Multiple planet systems provide an ideal laboratory for probing exoplanet composition, formation history and potential habitability. For the TRAPPIST-1 planets, the planetary radii are well established from transits 1,2, with reasonable mass estimates coming from transit timing variations 2,3 and dynamical modelling 4 . The low bulk densities of the TRAPPIST-1 planets demand substantial volatile content. Here we show, using mass-radius-composition models, that TRAPPIST-1f and g probably contain substantial (≥50 wt%) water/ice, with TRAPPIST-1 b and c being significantly drier (≤15 wt%). We propose that this gradient of water mass fractions implies that planets f and g formed outside the primordial snow line whereas b and c formed within it. We find that, compared with planets in our Solar System that also formed within the snow line, TRAPPIST-1b and c contain hundreds more oceans of water. We demonstrate that the extent and timescale of migration in the TRAPPIST-1 system depends on how rapidly the planets formed and the relative location of the primordial snow line. This work provides a framework for understanding the differences between the protoplanetary disks of our Solar System versus M dwarfs. Our results provide key insights into the volatile budgets, timescales of planet formation and migration history of M dwarf systems, probably the most common type of planetary host in the Galaxy.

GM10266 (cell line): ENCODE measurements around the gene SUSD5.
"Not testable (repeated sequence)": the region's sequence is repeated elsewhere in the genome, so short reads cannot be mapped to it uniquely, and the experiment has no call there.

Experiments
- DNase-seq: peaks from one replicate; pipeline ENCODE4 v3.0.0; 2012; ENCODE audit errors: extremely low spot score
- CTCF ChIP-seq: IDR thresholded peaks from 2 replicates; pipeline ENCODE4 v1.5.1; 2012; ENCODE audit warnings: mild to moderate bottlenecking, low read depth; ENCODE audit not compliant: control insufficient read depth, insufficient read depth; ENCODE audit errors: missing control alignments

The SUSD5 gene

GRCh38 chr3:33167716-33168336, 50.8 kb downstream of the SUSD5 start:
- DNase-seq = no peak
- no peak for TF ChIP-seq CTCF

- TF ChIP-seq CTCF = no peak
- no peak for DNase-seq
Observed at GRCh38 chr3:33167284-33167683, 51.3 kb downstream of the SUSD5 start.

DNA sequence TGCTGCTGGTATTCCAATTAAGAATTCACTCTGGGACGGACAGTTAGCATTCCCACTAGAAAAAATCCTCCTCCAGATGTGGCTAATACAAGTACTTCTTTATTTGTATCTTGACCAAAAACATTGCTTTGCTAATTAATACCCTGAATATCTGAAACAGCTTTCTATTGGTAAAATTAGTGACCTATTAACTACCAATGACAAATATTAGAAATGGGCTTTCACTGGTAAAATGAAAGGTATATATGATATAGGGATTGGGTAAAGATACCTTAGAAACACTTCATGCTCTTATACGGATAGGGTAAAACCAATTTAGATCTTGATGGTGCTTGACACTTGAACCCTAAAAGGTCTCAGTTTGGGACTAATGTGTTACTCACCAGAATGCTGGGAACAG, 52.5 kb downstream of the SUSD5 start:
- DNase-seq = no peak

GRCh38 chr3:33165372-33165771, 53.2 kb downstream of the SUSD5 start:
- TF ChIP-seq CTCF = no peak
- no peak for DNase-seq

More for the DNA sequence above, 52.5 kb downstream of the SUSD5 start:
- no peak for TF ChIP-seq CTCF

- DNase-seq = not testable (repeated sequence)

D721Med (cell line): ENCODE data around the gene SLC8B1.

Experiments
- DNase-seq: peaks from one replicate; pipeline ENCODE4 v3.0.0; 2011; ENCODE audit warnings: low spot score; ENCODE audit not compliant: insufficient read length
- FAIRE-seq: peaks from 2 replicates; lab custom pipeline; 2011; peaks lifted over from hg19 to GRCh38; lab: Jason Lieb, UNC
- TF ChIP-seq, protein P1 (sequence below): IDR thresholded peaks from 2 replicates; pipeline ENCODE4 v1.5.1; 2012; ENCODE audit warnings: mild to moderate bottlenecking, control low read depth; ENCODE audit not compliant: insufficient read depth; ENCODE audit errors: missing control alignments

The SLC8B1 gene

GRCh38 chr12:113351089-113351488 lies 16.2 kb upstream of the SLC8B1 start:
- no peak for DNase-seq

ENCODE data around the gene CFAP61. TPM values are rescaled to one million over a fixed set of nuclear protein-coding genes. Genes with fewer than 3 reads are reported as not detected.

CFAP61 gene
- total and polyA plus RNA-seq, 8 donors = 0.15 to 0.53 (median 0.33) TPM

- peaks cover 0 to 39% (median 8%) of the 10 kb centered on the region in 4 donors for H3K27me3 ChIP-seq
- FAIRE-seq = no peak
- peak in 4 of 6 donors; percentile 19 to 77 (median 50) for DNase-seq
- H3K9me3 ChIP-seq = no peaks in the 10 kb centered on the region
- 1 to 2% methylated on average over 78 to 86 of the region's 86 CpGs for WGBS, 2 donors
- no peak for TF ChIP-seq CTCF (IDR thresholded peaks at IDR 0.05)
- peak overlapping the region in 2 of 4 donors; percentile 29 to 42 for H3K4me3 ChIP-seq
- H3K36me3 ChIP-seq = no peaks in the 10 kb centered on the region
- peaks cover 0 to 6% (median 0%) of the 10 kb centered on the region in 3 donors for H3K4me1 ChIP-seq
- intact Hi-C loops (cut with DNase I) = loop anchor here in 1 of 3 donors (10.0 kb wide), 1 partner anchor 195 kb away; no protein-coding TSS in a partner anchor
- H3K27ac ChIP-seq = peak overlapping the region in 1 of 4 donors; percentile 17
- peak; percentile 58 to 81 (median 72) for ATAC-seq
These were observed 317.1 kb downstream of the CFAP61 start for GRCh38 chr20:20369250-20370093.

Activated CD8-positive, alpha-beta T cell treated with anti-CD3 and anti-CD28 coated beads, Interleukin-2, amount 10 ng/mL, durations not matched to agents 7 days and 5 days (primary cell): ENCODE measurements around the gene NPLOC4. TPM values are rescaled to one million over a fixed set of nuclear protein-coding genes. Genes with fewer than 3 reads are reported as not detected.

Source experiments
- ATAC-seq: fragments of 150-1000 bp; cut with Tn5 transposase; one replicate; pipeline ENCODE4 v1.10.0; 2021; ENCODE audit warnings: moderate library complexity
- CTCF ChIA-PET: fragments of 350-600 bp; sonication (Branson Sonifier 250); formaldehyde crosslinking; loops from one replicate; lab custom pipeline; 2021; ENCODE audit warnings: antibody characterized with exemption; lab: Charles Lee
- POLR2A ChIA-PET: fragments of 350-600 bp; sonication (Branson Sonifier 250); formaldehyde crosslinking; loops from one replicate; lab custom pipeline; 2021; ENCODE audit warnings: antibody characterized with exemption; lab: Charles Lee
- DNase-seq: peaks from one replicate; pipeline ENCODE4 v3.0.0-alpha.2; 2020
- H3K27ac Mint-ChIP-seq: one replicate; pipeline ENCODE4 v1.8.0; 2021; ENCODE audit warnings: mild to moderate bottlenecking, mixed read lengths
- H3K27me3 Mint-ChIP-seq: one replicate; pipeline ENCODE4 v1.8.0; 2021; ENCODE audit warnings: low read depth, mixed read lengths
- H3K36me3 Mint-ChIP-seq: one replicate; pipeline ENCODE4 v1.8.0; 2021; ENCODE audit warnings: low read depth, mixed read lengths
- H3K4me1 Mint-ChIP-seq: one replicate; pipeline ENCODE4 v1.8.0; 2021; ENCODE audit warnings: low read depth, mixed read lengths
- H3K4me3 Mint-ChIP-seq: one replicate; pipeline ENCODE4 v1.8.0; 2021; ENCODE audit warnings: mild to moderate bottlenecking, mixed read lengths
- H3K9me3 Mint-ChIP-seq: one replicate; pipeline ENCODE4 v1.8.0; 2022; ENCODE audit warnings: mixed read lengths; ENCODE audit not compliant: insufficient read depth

ASJC Scopus subject areas
- Astronomy and Astrophysics